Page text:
Packard's increasing inability in the 1950s to compete in the auto business was really a shame, since the '55s -- the first designs President James Nance and his managers had wholly controlled -- were the finest crop of cars Packard had produced since the war.
But the 1955-1956 Packards would be the last built in Detroit.
With no redesign coming for the 1955 Packard
Clipper, the company restyled what it had.
A new body was not in the cards; that awaited a complete restyle and integration with Studebaker, planned for 1957. But Packard stylists did a splendid job with what they had, adopting a fashionable wraparound windshield, attractive new grillework, chic hooded headlights, new side and tail treatments, and a plethora of new colors and upholstery.
Series were shuffled again, with the DeLuxe four-door sedan now the base model topped by hardtops and sedans in the Super and new high-end Custom series.
Even more impressive was 1955 engineering. Leading the list of features was Torsion-Level suspension, an interlinked torsion-bar arrangement Nance acquired from a clever inventor, Bill Allison.
Operating on all four wheels, Torsion-Level was so impressive that Chrysler, which had planned to introduce torsion front suspension, put it off a year lest Packard claim its version was twice as good! A complicated electrical system allowed the suspension to correct for load and weight, and the interlinking of all four wheels provided truly extraordinary ride and handling, especially over very rough surfaces.
Combined with the new ride was potent new power that put Packard back into the horsepower race: oversquare, powerful V-8s, displacing 320 cubic inches in the Clipper DeLuxe and Super, and 352 on the Clipper Custom.
Handling the power was Packard's latest improvement on Ultramatic transmission, designed by engineer Forest McFarland and a young associate named John Z. DeLorean. Called Twin Ultramatic, it featured two ranges. For quick getaway, drivers would select an alternative Drive range that started out in Low, shifted to 1:1 ratio, and then locked into direct drive.
Clippers now did the all-important 0-60 leap in 11 to 12 seconds, keeping pace with the competition. Twin Ultramatic and the new engines were manufactured at an efficient, modernized plant in Utica, Michigan.
But this, like the lease of the Conner Avenue plant, presented another untimely expense. Historians have long questioned why Packard went to all the trouble. The Boulevard plant could have done the work of both.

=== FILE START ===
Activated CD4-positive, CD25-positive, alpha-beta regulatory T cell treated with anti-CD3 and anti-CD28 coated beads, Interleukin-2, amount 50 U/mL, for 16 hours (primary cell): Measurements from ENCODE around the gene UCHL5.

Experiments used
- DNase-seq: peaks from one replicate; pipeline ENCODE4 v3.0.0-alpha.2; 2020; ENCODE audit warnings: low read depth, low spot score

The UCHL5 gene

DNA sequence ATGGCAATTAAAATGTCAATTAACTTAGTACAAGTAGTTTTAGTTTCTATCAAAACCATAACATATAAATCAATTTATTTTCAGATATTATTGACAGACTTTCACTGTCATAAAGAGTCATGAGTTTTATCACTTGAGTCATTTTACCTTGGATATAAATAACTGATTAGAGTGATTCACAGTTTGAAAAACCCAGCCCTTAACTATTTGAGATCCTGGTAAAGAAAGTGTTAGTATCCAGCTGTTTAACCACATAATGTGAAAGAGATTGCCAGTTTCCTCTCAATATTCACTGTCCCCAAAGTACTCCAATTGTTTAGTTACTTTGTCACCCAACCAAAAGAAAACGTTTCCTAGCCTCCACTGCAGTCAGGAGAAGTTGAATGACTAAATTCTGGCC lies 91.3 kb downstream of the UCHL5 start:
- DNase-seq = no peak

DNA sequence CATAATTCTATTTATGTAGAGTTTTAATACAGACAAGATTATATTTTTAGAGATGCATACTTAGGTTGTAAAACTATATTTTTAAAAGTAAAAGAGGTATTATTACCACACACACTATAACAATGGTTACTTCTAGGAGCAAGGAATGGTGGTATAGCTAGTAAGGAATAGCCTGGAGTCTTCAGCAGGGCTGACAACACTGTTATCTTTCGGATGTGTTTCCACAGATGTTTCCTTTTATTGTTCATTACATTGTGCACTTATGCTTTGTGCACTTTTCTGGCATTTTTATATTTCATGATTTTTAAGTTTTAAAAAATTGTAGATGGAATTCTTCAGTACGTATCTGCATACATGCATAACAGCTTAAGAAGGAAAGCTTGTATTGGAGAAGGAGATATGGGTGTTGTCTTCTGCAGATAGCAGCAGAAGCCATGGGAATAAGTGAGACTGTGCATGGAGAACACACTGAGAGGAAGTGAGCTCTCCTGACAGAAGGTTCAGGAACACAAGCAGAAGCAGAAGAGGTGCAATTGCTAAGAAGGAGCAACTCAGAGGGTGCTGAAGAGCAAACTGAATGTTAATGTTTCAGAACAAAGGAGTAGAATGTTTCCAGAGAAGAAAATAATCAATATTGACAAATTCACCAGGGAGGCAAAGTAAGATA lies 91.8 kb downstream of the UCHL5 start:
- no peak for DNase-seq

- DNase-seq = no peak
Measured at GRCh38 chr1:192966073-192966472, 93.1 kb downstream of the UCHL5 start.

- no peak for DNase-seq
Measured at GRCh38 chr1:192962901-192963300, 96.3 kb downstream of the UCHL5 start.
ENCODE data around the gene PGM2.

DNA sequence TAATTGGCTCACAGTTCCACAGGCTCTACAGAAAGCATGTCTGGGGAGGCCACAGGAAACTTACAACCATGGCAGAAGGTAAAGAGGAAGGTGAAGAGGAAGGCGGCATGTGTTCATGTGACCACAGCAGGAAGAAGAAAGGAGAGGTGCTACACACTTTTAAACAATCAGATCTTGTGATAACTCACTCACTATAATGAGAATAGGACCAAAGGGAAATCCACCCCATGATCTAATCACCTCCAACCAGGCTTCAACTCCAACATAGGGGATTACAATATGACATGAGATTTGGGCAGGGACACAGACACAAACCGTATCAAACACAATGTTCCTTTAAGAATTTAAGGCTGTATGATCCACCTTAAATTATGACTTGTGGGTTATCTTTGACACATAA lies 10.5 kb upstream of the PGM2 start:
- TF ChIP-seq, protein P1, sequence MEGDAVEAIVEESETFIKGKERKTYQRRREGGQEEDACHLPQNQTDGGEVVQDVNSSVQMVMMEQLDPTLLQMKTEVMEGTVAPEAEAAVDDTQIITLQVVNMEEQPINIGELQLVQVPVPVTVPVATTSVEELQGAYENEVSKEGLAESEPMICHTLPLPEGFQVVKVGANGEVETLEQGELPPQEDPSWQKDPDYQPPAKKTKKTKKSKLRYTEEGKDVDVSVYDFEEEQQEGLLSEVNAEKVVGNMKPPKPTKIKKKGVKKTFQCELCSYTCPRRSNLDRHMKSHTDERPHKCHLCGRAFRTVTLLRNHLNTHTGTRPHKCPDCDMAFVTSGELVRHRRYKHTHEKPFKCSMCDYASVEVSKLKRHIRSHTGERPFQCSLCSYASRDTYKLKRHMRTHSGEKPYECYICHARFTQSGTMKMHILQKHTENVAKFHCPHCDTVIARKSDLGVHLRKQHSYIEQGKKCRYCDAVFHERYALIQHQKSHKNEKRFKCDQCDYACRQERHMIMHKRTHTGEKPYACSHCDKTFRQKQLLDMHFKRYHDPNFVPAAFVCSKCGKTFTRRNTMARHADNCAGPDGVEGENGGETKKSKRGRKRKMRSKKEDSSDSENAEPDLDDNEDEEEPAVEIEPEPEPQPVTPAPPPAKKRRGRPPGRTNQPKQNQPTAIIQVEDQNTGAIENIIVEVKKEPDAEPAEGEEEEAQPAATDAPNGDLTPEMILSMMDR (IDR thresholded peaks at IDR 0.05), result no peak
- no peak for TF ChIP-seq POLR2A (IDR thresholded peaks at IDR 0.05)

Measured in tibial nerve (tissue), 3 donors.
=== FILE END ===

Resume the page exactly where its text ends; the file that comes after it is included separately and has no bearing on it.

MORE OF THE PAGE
Clippers were available with three-speed manual and overdrive transmissions, but Twin Ultramatic was vastly preferred, as was Torsion-Level.
Initially, the new suspension was not intended for Clippers, but at the last minute it went in as a $150 option on the top-end Custom. It proved so popular that dealers were soon ordering it on 75 percent of Clippers, so availability was extended to the Super.
"What a fantastic ride," wrote Pete Molson in Motor Trend's Clipper Custom road test. "Everything else dims by comparison." Floyd Clymer reported, "You can drive into a corner at high speed with this car and the body remains almost level. ... It was the most comfortable ride I've ever had." Car Life said, "[C]onventional and coil leaf springs leave much to be desired. ... Not only is the 1955 Packard safer than many of its contemporaries, but it is much more comfortable."
Great styling, potent V-8 power, a fabulous ride, two handsome hardtops with the Super Panama and Custom Constellation: On paper, the Clipper had everything it needed to compete handily.
Its sales were therefore all the more disappointing. Word got out fast about quality problems, from poor fit and finish to transmission and suspension shortcomings. Then dealers couldn't get the trim and color combinations they wanted.
AMC's refusal to consider a further merger combined with Studebaker's horrendous overhead and high break-even point to start rumors that Studebaker-Packard might soon be out of business. Customers and dealers deserted.